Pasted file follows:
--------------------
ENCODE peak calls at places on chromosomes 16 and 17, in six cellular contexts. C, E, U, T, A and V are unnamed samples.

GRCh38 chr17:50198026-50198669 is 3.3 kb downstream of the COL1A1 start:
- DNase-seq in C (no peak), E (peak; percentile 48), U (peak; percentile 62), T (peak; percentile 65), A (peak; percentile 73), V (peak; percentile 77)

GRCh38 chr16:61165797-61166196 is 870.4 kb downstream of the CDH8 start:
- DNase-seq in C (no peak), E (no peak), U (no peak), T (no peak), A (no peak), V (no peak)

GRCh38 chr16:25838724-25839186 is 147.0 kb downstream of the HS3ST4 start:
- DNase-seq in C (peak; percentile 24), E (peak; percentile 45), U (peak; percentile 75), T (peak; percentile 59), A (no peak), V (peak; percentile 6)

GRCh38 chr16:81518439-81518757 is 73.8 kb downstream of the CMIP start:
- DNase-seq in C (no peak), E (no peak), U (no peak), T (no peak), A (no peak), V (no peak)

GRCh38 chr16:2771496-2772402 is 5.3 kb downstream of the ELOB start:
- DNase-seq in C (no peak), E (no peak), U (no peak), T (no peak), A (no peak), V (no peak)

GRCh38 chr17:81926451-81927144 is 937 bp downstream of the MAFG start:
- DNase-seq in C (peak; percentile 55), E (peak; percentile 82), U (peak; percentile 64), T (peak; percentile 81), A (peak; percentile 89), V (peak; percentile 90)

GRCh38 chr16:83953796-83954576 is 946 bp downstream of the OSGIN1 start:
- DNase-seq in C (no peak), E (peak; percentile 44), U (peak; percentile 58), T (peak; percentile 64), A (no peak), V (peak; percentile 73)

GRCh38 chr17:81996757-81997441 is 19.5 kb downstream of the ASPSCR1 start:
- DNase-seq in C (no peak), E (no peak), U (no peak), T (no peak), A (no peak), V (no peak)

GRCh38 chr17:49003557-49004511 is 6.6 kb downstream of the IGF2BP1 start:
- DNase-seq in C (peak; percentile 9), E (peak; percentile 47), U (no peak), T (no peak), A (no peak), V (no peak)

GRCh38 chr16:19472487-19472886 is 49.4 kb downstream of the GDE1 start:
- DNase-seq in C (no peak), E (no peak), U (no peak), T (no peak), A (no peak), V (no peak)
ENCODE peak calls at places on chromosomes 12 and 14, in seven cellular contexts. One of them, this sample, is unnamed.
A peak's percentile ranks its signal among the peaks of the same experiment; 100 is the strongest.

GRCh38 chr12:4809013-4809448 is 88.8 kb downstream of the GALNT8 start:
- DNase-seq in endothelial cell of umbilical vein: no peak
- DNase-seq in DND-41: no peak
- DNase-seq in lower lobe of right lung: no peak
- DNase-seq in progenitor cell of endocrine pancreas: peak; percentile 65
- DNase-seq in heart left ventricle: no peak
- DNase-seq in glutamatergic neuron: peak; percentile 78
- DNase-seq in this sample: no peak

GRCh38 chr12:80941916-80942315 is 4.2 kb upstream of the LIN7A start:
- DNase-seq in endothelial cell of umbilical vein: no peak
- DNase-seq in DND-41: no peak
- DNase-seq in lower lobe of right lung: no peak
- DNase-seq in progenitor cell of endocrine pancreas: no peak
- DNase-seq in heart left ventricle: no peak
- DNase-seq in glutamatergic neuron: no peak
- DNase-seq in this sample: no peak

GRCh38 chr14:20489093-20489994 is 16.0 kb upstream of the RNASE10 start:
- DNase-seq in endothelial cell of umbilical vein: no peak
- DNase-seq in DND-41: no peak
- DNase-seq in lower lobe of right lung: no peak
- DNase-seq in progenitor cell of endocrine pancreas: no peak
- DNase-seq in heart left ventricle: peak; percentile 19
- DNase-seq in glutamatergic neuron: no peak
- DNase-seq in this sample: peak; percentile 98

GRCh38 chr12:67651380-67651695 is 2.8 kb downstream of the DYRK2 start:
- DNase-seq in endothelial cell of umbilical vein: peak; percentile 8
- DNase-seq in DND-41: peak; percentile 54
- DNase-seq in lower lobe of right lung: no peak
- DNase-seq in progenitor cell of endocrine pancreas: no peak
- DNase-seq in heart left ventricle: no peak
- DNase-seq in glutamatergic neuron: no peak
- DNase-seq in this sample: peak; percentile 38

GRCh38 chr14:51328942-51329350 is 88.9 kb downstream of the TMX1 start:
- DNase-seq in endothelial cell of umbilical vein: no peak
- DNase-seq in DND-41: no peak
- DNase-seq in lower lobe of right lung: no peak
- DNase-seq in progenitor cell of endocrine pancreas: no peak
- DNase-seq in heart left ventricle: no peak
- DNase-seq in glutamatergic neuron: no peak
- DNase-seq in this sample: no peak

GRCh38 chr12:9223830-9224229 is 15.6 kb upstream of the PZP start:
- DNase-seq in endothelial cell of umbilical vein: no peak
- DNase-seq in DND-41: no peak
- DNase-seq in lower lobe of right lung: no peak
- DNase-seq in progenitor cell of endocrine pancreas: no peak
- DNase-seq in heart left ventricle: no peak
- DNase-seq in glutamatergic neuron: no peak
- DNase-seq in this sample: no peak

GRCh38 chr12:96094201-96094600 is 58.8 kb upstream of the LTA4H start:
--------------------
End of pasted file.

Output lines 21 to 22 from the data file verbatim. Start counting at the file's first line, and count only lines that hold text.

- DNase-seq in C (no peak), E (no peak), U (no peak), T (no peak), A (no peak), V (no peak)
ENCODE peak calls at places on chromosomes 12 and 14, in seven cellular contexts. One of them, this sample, is unnamed.